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Original Research ARTICLE

Front. Integr. Neurosci., 08 September 2017 | https://doi.org/10.3389/fnint.2017.00021

When Non-Dominant Is Better than Dominant: Kinesiotape Modulates Asymmetries in Timed Performance during a Synchronization-Continuation Task

Riccardo Bravi1, Erez J. Cohen1, Alessio Martinelli2, Anna Gottard3 and Diego Minciacchi1*
  • 1Department of Experimental and Clinical Medicine, University of Florence, Florence, Italy
  • 2Department of Information Engineering, University of Florence, Florence, Italy
  • 3Department of Statistics, Informatics, Applications, University of Florence, Florence, Italy

There is a growing consensus regarding the specialization of the non-dominant limb (NDL)/hemisphere system to employ proprioceptive feedback when executing motor actions. In a wide variety of rhythmic tasks the dominant limb (DL) has advantages in speed and timing consistency over the NDL. Recently, we demonstrated that the application of Kinesio® Tex (KT) tape, an elastic therapeutic device used for treating athletic injuries, improves significantly the timing consistency of isochronous wrist’s flexion-extensions (IWFEs) of the DL. We argued that the augmented precision of IWFEs is determined by a more efficient motor control during movements due to the extra-proprioceptive effect provided by KT. In this study, we tested the effect of KT on timing precision of IWFEs performed with the DL and the NDL, and we evaluated the efficacy of KT to counteract possible timing precision difference between limbs. Young healthy subjects performed with and without KT (NKT) a synchronization-continuation task in which they first entrained IWFEs to paced auditory stimuli (synchronization phase), and subsequently continued to produce motor responses with the same temporal interval in the absence of the auditory stimulus (continuation phase). Two inter-onset intervals (IOIs) of 550-ms and 800-ms, one within and the other beyond the boundaries of the spontaneous motor tempo, were tested. Kinematics was recorded and temporal parameters were extracted and analyzed. Our results show that limb advantages in performing proficiently rhythmic movements are not side-locked but depend also on speed of movement. The application of KT significantly reduces the timing variability of IWFEs performed at 550-ms IOI. KT not only cancels the disadvantages of the NDL but also makes it even more precise than the DL without KT. The superior sensitivity of the NDL to use the extra-sensory information provided by KT is attributed to a greater competence of the NDL/hemisphere system to rely on sensory input. The findings in this study add a new piece of information to the context of motor timing literature. The performance asymmetries here demonstrated as preferred temporal environments could reflect limb differences in the choice of sensorimotor control strategies for the production of human movement.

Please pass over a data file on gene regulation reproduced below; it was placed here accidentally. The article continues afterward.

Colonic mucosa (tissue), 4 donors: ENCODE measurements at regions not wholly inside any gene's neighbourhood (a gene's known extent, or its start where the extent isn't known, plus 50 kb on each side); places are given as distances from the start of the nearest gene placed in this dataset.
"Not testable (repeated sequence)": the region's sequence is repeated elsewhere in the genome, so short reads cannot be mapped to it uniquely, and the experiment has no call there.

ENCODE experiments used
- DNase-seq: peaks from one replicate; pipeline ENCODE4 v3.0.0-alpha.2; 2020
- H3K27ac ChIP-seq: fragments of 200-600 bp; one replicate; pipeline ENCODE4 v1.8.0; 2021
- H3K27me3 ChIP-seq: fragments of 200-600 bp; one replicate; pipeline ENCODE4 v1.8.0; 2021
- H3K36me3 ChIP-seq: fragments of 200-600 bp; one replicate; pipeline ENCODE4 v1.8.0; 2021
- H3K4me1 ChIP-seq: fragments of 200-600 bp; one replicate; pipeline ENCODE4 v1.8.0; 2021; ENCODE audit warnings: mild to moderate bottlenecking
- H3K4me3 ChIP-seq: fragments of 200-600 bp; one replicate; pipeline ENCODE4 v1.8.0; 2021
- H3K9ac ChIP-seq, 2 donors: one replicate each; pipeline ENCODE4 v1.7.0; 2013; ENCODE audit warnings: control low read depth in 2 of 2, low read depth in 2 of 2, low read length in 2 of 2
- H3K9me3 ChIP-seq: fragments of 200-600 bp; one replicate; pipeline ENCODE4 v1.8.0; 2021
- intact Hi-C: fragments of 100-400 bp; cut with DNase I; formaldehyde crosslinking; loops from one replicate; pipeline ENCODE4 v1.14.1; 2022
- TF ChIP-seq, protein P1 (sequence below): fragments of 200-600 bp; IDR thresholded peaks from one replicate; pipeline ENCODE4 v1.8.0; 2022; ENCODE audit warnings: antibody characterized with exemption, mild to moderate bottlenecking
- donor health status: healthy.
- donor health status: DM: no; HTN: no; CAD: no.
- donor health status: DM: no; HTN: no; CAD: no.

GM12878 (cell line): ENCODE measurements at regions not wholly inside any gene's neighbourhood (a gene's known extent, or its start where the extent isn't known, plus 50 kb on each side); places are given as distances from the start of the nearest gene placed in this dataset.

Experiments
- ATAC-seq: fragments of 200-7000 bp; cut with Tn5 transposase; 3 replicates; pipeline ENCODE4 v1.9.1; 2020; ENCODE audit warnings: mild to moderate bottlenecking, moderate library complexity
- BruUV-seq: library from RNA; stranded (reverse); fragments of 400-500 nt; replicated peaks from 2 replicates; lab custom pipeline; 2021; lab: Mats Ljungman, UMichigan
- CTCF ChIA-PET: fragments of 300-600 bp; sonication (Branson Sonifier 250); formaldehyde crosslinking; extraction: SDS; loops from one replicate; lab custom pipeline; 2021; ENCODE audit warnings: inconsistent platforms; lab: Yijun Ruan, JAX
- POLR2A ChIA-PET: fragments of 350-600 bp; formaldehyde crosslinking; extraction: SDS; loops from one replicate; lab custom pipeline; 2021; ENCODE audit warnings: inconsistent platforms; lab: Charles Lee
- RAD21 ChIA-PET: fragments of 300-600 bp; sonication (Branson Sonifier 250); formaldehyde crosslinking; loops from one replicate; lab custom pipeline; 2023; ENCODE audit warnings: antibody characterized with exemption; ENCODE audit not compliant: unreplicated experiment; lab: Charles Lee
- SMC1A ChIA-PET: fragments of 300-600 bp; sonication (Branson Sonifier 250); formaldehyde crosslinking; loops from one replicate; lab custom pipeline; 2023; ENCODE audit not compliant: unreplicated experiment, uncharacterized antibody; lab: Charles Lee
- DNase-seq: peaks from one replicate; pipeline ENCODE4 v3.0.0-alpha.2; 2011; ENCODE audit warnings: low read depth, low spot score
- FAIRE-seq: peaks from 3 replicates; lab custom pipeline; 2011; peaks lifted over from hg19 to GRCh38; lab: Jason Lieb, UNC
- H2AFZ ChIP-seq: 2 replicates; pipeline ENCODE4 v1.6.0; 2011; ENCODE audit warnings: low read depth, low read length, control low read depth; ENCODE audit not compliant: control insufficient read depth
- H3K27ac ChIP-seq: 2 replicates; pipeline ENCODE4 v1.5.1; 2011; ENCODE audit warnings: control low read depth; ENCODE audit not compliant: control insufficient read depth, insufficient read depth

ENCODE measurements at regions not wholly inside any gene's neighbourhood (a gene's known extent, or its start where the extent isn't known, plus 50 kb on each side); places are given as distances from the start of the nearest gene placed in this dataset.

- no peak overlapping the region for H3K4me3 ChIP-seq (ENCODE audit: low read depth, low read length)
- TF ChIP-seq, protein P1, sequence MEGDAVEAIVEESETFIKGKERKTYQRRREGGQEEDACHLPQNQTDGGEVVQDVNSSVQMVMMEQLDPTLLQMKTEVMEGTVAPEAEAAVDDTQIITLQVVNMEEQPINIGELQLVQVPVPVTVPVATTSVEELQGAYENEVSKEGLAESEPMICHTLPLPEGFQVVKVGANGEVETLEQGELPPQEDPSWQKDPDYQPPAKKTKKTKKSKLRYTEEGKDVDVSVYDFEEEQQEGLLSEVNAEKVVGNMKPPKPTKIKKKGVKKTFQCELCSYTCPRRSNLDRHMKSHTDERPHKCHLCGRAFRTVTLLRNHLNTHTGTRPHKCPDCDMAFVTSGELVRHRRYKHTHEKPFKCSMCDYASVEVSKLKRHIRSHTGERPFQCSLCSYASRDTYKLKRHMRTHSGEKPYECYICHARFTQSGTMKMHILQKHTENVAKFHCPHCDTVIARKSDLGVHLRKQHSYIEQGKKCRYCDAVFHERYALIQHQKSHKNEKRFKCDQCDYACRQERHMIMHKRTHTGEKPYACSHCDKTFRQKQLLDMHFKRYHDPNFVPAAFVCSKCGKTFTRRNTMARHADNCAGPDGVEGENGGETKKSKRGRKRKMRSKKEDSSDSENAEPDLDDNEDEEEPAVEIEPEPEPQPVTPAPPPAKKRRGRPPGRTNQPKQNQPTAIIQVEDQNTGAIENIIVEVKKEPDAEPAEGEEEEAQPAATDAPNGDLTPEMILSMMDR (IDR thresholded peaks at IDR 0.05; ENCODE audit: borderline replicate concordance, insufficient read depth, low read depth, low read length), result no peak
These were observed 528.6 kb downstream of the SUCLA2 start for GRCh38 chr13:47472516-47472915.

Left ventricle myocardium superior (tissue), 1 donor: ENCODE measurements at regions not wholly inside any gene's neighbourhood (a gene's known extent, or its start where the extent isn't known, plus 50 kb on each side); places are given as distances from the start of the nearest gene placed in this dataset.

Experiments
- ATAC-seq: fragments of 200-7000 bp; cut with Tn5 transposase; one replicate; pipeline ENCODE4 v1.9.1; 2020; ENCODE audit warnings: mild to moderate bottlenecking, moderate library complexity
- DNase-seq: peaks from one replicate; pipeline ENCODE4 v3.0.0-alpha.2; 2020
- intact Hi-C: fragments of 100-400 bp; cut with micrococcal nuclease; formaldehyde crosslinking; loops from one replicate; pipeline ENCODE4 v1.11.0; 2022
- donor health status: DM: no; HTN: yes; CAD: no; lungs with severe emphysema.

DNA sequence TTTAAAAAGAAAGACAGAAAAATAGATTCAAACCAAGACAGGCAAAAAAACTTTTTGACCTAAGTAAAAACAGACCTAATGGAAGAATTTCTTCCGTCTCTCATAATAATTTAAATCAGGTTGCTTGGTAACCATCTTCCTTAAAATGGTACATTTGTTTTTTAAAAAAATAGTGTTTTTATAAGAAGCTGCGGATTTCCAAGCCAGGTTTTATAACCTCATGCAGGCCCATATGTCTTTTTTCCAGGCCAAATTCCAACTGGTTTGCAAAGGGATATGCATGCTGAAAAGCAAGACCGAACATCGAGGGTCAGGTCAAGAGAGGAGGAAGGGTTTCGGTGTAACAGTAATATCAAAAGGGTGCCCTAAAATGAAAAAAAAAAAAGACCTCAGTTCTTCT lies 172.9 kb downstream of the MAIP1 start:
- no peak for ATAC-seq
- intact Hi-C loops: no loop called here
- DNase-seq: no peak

Introduction